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Virol J. 2008 May 20;5:61. doi: 10.1186/1743-422X-5-61.

Viable chimaeric viruses confirm the biological importance of sequence specific maize streak virus movement protein and coat protein interactions.

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  • 1Department of Molecular and Cell Biology, University of Cape Town, Cape Town, South Africa. eric.vanderwalt@kapabiosystems.com

Abstract

BACKGROUND:

A variety of interactions between up to three different movement proteins (MPs), the coat protein (CP) and genomic DNA mediate the inter- and intra-cellular movement of geminiviruses in the genus Begomovirus. Although movement of viruses in the genus Mastrevirus is less well characterized, direct interactions between a single MP and the CP of these viruses is also clearly involved in both intra- and intercellular trafficking of virus genomic DNA. However, it is currently unknown how specific these MP-CP interactions are, nor how disruption of these interactions might impact on virus viability.

RESULTS:

Using chimaeric genomes of two strains of Maize streak virus (MSV) we adopted a genetic approach to investigate the gross biological effects of interfering with interactions between virus MP and CP homologues derived from genetically distinct MSV isolates. MP and CP genes were reciprocally exchanged, individually and in pairs, between maize (MSV-Kom)- and Setaria sp. (MSV-Set)-adapted isolates sharing 78% genome-wide sequence identity. All chimaeras were infectious in Zea mays c.v. Jubilee and were characterized in terms of symptomatology and infection efficiency. Compared with their parental viruses, all the chimaeras were attenuated in symptom severity, infection efficiency, and the rate at which symptoms appeared. The exchange of individual MP and CP genes resulted in lower infection efficiency and reduced symptom severity in comparison with exchanges of matched MP-CP pairs.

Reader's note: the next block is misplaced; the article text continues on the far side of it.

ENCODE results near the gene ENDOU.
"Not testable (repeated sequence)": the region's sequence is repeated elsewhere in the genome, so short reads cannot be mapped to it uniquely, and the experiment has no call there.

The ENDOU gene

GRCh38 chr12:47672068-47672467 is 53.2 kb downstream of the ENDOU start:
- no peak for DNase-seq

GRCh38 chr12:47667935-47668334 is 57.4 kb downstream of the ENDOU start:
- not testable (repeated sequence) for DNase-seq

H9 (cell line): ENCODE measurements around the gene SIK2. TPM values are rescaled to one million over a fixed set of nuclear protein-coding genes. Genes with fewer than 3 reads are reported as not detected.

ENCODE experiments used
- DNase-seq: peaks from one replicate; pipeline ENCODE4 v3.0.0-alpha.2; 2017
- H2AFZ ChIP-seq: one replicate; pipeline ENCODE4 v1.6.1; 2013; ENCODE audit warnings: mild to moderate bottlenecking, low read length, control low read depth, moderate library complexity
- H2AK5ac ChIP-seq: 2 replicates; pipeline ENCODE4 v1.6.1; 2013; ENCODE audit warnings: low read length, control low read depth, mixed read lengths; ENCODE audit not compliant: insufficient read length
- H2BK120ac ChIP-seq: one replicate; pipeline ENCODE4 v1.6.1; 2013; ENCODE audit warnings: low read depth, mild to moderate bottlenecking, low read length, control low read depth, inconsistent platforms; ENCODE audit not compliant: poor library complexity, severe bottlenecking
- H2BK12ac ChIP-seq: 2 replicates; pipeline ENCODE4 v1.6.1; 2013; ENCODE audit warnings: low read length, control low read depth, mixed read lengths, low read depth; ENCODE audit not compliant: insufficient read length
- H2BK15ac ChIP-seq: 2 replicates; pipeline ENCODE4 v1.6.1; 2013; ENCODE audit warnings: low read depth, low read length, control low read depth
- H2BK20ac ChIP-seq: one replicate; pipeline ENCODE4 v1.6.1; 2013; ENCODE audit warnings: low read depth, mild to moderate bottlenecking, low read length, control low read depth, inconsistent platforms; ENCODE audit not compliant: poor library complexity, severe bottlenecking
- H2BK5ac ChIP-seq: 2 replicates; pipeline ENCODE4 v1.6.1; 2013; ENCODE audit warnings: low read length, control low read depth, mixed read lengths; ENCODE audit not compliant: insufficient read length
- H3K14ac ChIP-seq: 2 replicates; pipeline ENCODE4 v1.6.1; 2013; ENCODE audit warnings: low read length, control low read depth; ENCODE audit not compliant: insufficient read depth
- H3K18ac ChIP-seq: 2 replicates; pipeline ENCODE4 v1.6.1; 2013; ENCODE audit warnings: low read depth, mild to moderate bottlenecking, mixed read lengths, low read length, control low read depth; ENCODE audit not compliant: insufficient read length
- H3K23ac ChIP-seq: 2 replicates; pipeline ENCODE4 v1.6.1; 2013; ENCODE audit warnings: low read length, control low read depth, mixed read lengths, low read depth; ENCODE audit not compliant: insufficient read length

CONCLUSION:

Specific interactions between the mastrevirus MP and CP genes themselves and/or their expression products are important determinants of infection efficiency, rate of symptom development and symptom severity.

PMID:
18489800
[PubMed - indexed for MEDLINE]
PMCID:
PMC2430021
Free PMC Article
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